Colorado Springs, CO, July 1, 2011 When Tin Roof Productions’ Founder and Artistic Director, Karen Hamer, decided to direct the Tony Award-winning drama, “The Crucible,” she wanted to do it in a way that would invite people to view the story with fresh eyes.  “Miller did a masterful job of writing an allegory of the suspicion, accusation, and fear of the McCarthy era by setting the play in the 1690s during the New England witch trials,” states Hamer. “And he juxtaposed it brilliantly with a profound love story and a personal journey into truth and redemption. It’s been a powerful combination for almost sixty years, since ‘The Crucible’ first opened on Broadway, and I was looking for a new way to present this remarkable play.”

And so was born her unusual vision of Arthur Miller’s celebrated drama, still set in the 17th century Salem witch trial era, but with a definite nod to the Fifties. “The Crucible” will be presented by Tin Roof Productions August 18-28, 2011 at the First United Methodist Theater, 420 N. Nevada Ave., in Colorado Springs.

“The Crucible” tells the story of John Proctor, a well-respected farmer and citizen in the small, Puritan town of Salem, Massachusetts. When Abigail Williams, a 17 year old servant girl with whom Proctor has ended an affair before the play opens, sets out to destroy first Proctor’s wife, Elizabeth, and then Proctor himself, he is caught in the aftermath of the enormous, unintended consequences of his actions. As Proctor wrestles with his unwillingness to reveal Abigail’s intentions – and thus reveal himself – the well-ordered and stable Puritan community of Salem begins to unravel amidst allegations of witchcraft by Abigail and her accomplices. Both examining and hastening this disintegration, Deputy-Governor Danforth – played by veteran Colorado Springs actor, Buck Buchanan – darkly observes, “We burn a hot fire here; it melts down all concealment.”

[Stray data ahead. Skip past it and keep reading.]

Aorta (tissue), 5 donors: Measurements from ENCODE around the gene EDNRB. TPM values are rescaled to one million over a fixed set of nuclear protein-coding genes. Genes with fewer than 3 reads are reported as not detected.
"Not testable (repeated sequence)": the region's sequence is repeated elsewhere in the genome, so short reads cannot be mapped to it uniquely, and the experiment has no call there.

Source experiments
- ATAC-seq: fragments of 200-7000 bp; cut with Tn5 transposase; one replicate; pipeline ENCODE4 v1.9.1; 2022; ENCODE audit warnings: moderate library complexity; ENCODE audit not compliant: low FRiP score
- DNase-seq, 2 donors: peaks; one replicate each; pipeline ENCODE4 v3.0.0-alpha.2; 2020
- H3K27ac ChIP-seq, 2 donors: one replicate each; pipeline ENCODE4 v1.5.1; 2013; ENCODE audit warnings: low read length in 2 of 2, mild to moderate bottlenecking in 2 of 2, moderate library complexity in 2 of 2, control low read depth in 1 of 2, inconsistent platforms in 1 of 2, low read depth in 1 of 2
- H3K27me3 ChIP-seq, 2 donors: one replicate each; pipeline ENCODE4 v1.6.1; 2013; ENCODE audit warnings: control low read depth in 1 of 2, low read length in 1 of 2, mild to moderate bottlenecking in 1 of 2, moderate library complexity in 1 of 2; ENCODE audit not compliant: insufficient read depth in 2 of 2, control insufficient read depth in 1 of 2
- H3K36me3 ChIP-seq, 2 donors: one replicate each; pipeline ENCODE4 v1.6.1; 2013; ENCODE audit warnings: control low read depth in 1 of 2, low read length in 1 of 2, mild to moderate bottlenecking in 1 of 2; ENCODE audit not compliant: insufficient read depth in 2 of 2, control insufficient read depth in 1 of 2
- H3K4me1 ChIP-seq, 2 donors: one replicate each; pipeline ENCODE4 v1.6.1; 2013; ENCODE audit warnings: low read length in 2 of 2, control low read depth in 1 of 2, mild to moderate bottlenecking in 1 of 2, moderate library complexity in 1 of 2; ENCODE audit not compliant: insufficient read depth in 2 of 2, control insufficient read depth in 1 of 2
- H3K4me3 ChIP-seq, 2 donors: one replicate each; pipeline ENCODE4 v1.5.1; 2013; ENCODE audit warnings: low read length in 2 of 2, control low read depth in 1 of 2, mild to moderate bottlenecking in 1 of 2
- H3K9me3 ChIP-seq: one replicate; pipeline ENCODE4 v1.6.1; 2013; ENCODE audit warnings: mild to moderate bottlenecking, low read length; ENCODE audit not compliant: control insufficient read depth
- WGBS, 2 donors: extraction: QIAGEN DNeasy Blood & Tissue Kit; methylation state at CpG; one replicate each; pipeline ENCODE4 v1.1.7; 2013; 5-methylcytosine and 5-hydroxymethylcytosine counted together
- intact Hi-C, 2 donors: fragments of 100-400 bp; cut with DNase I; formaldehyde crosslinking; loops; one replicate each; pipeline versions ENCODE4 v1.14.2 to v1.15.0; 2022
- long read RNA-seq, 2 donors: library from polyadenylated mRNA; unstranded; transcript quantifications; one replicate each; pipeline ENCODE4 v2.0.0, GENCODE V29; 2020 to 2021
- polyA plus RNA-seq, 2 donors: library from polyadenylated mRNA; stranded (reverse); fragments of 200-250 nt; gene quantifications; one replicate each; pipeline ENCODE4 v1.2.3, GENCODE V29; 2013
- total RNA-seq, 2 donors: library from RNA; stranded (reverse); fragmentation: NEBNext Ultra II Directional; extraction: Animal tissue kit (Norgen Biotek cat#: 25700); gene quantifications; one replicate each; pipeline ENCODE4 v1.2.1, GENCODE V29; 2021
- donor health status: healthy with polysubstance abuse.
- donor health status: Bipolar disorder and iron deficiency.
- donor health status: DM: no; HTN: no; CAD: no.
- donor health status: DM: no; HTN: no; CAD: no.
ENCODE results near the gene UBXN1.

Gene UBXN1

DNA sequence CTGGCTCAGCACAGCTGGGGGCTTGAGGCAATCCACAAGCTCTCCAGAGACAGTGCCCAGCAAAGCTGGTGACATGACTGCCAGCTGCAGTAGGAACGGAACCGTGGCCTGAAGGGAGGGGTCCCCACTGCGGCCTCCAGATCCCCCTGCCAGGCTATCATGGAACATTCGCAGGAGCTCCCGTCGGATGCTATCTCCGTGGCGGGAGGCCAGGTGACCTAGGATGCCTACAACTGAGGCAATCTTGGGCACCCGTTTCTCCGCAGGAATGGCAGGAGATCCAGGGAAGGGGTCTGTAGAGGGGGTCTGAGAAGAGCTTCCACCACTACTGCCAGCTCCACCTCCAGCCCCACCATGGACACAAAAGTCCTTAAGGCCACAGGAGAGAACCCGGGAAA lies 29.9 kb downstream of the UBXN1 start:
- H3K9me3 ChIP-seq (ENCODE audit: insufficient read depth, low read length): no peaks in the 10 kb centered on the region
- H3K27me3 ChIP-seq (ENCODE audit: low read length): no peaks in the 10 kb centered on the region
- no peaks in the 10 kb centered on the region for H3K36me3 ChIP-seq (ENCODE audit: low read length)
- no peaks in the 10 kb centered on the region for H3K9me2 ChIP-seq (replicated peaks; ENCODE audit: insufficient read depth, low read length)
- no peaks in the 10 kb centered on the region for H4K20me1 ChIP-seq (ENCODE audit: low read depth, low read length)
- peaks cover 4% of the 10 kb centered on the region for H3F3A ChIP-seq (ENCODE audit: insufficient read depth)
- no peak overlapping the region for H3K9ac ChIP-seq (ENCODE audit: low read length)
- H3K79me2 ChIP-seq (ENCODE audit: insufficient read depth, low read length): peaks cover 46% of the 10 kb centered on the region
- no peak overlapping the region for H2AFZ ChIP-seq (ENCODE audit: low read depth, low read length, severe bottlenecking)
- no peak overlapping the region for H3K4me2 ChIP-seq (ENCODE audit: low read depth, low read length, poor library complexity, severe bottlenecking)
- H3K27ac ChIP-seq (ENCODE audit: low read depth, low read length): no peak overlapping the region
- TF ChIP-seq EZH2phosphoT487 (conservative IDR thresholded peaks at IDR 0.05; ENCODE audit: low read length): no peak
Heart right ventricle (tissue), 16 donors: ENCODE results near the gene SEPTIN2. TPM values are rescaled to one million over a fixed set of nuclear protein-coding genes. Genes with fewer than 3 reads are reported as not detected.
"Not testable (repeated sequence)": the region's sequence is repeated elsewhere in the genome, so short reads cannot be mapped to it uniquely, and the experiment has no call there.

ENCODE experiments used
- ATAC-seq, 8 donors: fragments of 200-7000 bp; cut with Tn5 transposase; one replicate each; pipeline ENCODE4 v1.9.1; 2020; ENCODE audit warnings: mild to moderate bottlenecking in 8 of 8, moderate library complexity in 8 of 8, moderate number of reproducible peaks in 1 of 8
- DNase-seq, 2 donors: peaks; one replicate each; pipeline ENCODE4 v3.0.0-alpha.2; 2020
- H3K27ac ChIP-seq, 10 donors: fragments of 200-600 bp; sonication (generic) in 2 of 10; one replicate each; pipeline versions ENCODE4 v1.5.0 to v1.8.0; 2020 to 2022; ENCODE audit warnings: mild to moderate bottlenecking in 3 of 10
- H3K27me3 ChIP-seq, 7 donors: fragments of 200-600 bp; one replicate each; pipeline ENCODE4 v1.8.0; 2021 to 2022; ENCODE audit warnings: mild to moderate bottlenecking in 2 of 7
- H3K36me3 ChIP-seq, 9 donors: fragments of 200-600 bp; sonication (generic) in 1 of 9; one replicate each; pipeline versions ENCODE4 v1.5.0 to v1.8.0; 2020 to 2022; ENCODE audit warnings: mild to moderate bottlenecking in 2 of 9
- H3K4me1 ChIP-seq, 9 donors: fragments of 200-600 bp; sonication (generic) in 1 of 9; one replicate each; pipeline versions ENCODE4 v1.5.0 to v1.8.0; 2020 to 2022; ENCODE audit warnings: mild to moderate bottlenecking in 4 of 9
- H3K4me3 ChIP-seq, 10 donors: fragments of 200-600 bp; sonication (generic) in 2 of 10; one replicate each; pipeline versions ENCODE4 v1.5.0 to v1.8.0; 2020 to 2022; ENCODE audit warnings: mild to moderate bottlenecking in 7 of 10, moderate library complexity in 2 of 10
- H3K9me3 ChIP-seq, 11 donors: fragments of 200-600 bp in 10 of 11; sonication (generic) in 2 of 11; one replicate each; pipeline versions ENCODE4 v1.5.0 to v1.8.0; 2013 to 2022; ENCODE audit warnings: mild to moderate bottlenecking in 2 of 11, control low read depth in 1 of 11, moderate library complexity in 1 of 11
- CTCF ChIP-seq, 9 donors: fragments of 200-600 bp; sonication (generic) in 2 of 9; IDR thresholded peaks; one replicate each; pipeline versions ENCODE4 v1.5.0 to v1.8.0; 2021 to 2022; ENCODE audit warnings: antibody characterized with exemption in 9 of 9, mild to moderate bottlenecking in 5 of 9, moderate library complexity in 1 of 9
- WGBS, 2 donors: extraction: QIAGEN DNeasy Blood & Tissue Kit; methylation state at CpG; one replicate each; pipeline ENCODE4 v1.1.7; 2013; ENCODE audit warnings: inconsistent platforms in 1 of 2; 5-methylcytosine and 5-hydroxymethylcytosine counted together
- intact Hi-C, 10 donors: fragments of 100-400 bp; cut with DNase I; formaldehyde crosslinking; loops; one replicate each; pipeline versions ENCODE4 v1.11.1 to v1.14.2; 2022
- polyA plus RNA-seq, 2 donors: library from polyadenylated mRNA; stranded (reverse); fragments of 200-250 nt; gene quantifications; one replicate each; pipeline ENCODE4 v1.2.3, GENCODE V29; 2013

On a macro level, “The Crucible” is about politics and history and the ways history repeats itself, which makes it contemporary and timely. On a personal level, it is the profound love story of a husband and wife who face each other falteringly, through the lens of betrayal and brokenness, in and discover the courage to forgive. “I want people to hold their breath as John Proctor’s family falls apart and the community around him descends into chaos under the juggernaut of his mistakes and inaction,” said Hamer. “And I want them to hold their breath even longer as he claws his way inch by inch towards redemption, against the odds, and in the face of unmitigated evil.”

Ultimately, “The Crucible” is the universal story of a flawed, culpable Everyman seeking the limits of his social and moral conscience in order to truly know himself. The central design goal for Hamer, therefore, was to create a look as timeless as the play’s themes, that pays tribute to both the 1690s and the 1950s. To that end, Colorado Springs designer and costumer, Heather Clark, decided to blend fashion design elements from both periods, and she chose fabric textures and colors to clarify the play’s themes. “Heather is a fabulous designer,” said Hamer, “and Tin Roof Productions is excited to collaborate with a strong creative team of designers and actors from along the Front Range to bring a dynamic, arresting and memorable performance of “The Crucible” to Colorado Springs.”

For additional information, contact: Jana Bussanich 719.460.4588 Email: Web: